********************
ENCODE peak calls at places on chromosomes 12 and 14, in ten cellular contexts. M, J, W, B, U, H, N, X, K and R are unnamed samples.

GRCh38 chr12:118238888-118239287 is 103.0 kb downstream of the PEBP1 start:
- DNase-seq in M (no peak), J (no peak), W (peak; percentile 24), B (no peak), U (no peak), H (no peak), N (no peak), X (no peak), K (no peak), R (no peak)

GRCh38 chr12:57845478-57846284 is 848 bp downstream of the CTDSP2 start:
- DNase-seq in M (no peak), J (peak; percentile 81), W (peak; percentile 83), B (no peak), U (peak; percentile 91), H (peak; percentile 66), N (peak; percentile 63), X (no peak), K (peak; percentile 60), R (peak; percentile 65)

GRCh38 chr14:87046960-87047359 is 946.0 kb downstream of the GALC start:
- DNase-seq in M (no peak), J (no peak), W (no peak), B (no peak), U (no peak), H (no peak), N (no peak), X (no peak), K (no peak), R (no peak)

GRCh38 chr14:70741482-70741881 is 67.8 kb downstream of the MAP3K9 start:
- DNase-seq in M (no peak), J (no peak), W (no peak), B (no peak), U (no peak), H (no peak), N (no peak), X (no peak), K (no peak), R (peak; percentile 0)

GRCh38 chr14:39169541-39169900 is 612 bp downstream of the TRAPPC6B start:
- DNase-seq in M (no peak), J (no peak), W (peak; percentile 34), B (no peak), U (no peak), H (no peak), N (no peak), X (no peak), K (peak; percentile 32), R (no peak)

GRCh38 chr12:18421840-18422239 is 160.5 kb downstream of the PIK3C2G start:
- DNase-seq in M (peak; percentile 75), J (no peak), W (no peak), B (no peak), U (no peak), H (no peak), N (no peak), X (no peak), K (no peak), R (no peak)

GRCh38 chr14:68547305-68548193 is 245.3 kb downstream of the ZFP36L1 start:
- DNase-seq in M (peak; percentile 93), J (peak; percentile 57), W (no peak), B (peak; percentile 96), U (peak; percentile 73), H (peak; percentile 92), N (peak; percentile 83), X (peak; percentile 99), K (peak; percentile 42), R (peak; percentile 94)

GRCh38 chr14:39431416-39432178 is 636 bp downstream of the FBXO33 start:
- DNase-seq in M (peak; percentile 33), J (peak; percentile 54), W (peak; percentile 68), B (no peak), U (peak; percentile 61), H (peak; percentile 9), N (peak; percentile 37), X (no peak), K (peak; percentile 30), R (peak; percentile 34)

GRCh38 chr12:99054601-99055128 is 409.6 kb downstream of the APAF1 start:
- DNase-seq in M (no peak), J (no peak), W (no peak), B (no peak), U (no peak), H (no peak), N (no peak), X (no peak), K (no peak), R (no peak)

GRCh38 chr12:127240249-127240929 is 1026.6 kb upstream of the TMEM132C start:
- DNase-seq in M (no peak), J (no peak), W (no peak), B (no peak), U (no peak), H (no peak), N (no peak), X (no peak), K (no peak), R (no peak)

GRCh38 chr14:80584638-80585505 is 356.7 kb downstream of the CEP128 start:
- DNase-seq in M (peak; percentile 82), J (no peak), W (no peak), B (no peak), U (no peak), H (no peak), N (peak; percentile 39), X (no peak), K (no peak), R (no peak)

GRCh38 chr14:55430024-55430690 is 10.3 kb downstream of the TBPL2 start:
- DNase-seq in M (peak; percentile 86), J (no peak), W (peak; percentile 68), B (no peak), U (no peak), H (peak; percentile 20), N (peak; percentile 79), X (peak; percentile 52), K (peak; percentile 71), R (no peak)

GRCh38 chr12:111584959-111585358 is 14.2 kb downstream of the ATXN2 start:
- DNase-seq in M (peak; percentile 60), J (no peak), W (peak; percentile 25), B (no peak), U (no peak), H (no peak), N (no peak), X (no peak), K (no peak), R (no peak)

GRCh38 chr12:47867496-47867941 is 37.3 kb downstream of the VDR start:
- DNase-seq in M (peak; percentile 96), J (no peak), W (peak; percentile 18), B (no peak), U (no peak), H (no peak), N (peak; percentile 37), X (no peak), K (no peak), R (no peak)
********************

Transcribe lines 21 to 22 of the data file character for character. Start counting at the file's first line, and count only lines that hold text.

- DNase-seq in M (no peak), J (no peak), W (no peak), B (no peak), U (no peak), H (no peak), N (no peak), X (no peak), K (no peak), R (no peak)

GRCh38 chr14:80584638-80585505 is 356.7 kb downstream of the CEP128 start: